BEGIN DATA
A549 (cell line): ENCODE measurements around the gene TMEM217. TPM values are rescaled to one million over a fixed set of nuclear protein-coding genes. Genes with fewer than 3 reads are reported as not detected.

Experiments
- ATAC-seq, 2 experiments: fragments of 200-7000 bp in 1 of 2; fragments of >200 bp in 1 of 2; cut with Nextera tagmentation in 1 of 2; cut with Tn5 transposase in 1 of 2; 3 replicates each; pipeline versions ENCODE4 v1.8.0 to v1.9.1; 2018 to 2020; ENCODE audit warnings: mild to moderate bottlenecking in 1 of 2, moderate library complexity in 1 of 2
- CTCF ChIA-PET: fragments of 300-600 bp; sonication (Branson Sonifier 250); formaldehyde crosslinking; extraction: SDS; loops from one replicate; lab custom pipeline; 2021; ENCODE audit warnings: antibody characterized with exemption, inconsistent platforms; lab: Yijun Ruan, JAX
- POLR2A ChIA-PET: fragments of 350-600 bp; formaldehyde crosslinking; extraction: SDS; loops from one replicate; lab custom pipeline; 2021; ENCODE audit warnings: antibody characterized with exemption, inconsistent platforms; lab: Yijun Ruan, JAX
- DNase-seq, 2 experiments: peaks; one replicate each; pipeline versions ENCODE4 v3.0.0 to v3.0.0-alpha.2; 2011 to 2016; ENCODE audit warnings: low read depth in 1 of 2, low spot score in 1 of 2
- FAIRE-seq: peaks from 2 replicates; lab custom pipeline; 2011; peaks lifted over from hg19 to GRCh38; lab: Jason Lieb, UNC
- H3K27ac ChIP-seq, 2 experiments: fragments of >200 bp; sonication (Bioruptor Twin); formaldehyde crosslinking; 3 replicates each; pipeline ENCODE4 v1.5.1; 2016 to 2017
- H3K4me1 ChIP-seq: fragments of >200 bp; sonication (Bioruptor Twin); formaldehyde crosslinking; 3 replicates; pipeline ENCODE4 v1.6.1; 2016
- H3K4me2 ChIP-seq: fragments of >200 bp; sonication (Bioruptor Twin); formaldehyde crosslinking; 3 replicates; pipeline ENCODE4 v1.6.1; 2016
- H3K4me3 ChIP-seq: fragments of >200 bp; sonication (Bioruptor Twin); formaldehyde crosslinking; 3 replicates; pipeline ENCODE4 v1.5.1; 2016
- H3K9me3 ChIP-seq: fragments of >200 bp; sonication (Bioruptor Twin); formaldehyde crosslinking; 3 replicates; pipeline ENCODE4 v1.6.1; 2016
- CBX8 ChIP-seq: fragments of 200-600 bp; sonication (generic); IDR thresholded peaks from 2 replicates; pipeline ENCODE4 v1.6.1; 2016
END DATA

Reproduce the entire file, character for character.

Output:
A549 (cell line): ENCODE measurements around the gene TMEM217. TPM values are rescaled to one million over a fixed set of nuclear protein-coding genes. Genes with fewer than 3 reads are reported as not detected.

Experiments
- ATAC-seq, 2 experiments: fragments of 200-7000 bp in 1 of 2; fragments of >200 bp in 1 of 2; cut with Nextera tagmentation in 1 of 2; cut with Tn5 transposase in 1 of 2; 3 replicates each; pipeline versions ENCODE4 v1.8.0 to v1.9.1; 2018 to 2020; ENCODE audit warnings: mild to moderate bottlenecking in 1 of 2, moderate library complexity in 1 of 2
- CTCF ChIA-PET: fragments of 300-600 bp; sonication (Branson Sonifier 250); formaldehyde crosslinking; extraction: SDS; loops from one replicate; lab custom pipeline; 2021; ENCODE audit warnings: antibody characterized with exemption, inconsistent platforms; lab: Yijun Ruan, JAX
- POLR2A ChIA-PET: fragments of 350-600 bp; formaldehyde crosslinking; extraction: SDS; loops from one replicate; lab custom pipeline; 2021; ENCODE audit warnings: antibody characterized with exemption, inconsistent platforms; lab: Yijun Ruan, JAX
- DNase-seq, 2 experiments: peaks; one replicate each; pipeline versions ENCODE4 v3.0.0 to v3.0.0-alpha.2; 2011 to 2016; ENCODE audit warnings: low read depth in 1 of 2, low spot score in 1 of 2
- FAIRE-seq: peaks from 2 replicates; lab custom pipeline; 2011; peaks lifted over from hg19 to GRCh38; lab: Jason Lieb, UNC
- H3K27ac ChIP-seq, 2 experiments: fragments of >200 bp; sonication (Bioruptor Twin); formaldehyde crosslinking; 3 replicates each; pipeline ENCODE4 v1.5.1; 2016 to 2017
- H3K4me1 ChIP-seq: fragments of >200 bp; sonication (Bioruptor Twin); formaldehyde crosslinking; 3 replicates; pipeline ENCODE4 v1.6.1; 2016
- H3K4me2 ChIP-seq: fragments of >200 bp; sonication (Bioruptor Twin); formaldehyde crosslinking; 3 replicates; pipeline ENCODE4 v1.6.1; 2016
- H3K4me3 ChIP-seq: fragments of >200 bp; sonication (Bioruptor Twin); formaldehyde crosslinking; 3 replicates; pipeline ENCODE4 v1.5.1; 2016
- H3K9me3 ChIP-seq: fragments of >200 bp; sonication (Bioruptor Twin); formaldehyde crosslinking; 3 replicates; pipeline ENCODE4 v1.6.1; 2016
- CBX8 ChIP-seq: fragments of 200-600 bp; sonication (generic); IDR thresholded peaks from 2 replicates; pipeline ENCODE4 v1.6.1; 2016